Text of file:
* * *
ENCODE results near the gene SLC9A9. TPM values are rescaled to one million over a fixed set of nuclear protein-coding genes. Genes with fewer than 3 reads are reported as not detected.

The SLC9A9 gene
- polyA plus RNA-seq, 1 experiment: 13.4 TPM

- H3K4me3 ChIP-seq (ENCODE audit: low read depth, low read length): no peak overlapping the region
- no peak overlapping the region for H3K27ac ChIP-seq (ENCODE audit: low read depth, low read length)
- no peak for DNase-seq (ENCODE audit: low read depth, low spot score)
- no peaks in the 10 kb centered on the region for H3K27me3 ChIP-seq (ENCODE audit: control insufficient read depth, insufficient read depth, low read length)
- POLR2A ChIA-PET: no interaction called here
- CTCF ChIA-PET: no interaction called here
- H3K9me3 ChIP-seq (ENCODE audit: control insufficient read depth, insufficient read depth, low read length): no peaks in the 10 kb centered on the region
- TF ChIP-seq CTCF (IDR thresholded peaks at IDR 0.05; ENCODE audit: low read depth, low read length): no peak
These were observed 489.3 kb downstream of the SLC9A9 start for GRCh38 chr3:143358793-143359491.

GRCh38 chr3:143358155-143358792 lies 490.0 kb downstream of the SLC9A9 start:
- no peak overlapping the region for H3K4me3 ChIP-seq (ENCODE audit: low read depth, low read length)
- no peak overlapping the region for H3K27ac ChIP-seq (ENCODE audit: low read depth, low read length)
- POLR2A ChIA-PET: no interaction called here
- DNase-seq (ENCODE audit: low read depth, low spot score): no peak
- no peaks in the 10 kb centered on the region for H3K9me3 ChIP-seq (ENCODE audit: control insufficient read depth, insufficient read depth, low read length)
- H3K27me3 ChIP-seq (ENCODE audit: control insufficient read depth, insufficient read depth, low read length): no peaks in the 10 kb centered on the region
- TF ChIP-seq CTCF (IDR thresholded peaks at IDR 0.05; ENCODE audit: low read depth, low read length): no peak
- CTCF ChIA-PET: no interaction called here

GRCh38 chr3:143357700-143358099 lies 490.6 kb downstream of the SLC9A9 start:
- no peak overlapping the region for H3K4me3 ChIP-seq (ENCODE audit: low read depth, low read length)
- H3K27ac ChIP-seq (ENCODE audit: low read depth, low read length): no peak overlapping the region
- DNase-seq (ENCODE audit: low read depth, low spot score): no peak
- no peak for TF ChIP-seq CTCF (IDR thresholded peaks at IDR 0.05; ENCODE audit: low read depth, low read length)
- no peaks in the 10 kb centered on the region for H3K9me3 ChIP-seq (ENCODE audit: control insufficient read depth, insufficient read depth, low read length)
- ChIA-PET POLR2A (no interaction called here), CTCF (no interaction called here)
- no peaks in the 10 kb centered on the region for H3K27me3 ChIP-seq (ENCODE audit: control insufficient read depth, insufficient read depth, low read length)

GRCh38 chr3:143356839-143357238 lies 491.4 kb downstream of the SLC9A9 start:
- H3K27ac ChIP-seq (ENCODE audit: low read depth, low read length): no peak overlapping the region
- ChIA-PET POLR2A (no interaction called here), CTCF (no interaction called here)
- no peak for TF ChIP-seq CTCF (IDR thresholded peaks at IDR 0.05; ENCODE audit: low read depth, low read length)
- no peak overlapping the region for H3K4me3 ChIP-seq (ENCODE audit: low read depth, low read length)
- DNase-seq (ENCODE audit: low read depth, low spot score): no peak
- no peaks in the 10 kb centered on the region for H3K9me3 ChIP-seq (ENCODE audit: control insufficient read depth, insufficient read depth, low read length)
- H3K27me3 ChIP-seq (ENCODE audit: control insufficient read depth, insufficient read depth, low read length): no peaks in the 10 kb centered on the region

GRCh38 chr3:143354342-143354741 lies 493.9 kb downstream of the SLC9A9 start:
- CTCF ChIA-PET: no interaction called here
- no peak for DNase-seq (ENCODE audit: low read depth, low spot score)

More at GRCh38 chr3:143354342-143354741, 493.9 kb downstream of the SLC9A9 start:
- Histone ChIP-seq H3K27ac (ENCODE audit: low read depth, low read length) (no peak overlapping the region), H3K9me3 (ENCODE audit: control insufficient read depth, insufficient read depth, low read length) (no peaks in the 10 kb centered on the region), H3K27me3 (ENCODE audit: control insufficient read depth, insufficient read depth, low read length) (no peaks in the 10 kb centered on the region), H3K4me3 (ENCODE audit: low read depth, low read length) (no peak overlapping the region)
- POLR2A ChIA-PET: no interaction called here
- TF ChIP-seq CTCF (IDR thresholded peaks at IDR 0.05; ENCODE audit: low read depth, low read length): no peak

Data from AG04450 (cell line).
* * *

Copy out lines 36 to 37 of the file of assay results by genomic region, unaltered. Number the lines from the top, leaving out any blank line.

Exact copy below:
- no peaks in the 10 kb centered on the region for H3K9me3 ChIP-seq (ENCODE audit: control insufficient read depth, insufficient read depth, low read length)
- H3K27me3 ChIP-seq (ENCODE audit: control insufficient read depth, insufficient read depth, low read length): no peaks in the 10 kb centered on the region